The Alberta government has cancelled all 11 coal mining leases it signed in December, but a controversial project in the scenic foothills of the Rocky Mountains will continue to make its way through the regulatory process.
The Grassy Mountain coal project by Benga Mining Ltd. is a proposed mine for metallurgical coal – used in steelmaking – in the Crowsnest Pass. It is projected to produce about 93 million tonnes over a 23-year mine life.
Benga filed an application for the project with the Alberta Energy Regulator in 2015. It has been making its way through the system ever since, but drew widespread concern from the public after the company bid $672 for an extra 192-hectare parcel of land during the December offering of coal mining rights that produced the 11 new leases.
By Monday, more than 100,000 signatures had been collected on two petitions opposing the United Conservative Party government’s coal policies.
One asked the province to reconsider a decision that revoked a 1976 policy protecting the foothills and the Rockies from coal mining. Brought in by Peter Lougheed’s government, the policy laid out how and where coal development could go ahead, forbade open-pit mines over a large area, and banned any mining at all in the most sensitive spots.
Energy Minister Sonya Savage quietly withdrew that policy in May, in effect removing the province’s land-use classification system. That in turn made it easier for companies to pursue coal mining projects in sensitive regions, although all proposed mines still must undergo environmental and regulatory reviews.
The other petition specifically opposed the Benga project, which is in the federal-provincial environmental review process.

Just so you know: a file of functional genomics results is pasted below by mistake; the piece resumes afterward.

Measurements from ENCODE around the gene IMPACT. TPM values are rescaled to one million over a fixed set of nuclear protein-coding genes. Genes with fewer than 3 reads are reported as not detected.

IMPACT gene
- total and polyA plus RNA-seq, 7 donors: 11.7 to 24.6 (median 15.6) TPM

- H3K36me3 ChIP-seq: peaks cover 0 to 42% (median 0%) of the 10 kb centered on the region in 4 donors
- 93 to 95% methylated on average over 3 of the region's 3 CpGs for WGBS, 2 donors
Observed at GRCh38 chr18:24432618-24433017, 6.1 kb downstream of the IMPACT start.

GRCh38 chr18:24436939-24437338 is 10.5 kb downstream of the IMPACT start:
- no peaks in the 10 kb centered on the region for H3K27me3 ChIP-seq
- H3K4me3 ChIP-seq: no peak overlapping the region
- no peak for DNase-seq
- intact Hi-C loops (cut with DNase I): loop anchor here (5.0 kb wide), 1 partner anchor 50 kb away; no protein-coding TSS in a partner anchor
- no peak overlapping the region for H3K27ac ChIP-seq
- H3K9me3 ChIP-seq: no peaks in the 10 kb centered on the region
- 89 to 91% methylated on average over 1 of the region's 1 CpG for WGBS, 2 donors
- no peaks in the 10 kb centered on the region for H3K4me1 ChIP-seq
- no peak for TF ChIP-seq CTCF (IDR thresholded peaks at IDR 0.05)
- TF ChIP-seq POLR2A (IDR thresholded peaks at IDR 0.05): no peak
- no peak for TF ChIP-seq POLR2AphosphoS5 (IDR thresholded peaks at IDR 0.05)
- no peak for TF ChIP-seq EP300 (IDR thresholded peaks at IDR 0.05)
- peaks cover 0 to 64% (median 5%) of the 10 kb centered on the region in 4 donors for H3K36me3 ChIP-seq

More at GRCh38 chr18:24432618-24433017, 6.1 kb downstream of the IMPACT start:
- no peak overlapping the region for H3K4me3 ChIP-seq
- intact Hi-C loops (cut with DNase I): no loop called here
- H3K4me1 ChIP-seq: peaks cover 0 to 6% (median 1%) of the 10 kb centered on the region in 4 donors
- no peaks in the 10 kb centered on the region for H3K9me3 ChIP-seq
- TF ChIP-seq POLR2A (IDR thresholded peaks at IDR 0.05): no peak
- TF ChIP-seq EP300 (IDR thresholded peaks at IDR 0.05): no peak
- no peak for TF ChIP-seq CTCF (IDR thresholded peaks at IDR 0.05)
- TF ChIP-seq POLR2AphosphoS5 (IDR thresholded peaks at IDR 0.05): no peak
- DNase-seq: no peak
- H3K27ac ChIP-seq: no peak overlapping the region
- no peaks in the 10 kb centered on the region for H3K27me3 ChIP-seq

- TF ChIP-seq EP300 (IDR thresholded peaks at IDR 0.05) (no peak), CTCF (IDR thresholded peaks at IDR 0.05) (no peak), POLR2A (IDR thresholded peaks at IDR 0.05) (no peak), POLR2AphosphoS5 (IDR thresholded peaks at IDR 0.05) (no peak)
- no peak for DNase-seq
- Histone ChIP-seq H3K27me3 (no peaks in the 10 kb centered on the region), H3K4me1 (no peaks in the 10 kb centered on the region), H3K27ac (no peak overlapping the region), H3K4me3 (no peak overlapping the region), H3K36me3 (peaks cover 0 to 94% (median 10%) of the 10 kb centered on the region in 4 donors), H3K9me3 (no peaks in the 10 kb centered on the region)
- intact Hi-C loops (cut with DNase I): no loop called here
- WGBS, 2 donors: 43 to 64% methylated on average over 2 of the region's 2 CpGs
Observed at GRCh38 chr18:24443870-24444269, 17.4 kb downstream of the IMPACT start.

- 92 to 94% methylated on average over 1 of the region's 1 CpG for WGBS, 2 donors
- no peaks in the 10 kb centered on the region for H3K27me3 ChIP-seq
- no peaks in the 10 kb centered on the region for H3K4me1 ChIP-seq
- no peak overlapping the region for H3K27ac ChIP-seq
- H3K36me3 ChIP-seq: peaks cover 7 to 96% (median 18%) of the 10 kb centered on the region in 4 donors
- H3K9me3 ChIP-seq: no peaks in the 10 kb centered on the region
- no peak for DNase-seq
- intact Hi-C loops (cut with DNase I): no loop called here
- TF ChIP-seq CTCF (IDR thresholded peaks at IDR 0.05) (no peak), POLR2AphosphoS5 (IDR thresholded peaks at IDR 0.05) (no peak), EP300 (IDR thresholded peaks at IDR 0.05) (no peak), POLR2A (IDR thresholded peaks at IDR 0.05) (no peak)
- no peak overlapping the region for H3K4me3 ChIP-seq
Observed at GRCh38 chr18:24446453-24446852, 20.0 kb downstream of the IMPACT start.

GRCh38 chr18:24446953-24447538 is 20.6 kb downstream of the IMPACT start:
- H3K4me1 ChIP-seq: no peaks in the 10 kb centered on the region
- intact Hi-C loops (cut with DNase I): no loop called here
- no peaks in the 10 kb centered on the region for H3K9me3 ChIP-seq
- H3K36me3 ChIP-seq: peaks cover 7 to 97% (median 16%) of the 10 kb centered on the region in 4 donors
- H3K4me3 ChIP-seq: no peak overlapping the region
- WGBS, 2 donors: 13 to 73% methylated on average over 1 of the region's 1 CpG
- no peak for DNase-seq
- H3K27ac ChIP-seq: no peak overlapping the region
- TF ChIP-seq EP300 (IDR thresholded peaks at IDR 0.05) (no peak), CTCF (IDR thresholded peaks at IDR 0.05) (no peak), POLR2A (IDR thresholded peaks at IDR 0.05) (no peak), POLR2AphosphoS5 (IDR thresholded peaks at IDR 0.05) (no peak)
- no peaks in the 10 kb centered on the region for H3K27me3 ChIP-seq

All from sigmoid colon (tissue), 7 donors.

Alberta country music star Corb Lund – who ranches in the region – also weighed in.
The sixth-generation southern Albertan took to social media to lambaste the government, pointing out the area of the proposed mine contains the headwaters for freshwater on which millions depend. Coal mining can release selenium, a highly toxic element that is already poisoning watersheds downstream of coal mines in British Columbia.
“The scope of this thing – it’s huge,” Mr. Lund told The Canadian Press in a recent interview. “I’m from the foothills and it threatens the hell out of our water. And the mountains. It’s a big one.”
In a bid to ease Albertans’ vocal opposition to expanding mining in the province, Ms. Savage issued a press release on Monday evening saying her government would cancel all 11 coal leases issued in December. It has also paused any future coal lease sales in former Category 2 lands - sensitive areas including the Rocky Mountains and foothills, where the 1976 policy permitted exploration in a limited capacity only and under strict controls.
“We have listened carefully to the concerns raised in recent days, and thank those who spoke up with passion,” Ms. Savage said.
“This pause will provide our government with the opportunity to ensure that the interests of Albertans, as owners of mineral resources, are protected. Coal development remains an important part of the Western Canadian economy, especially in rural communities, but we are committed to demonstrating that it will only be developed responsibly under Alberta’s modern regulatory standards and processes.”
With a report from The Canadian Press
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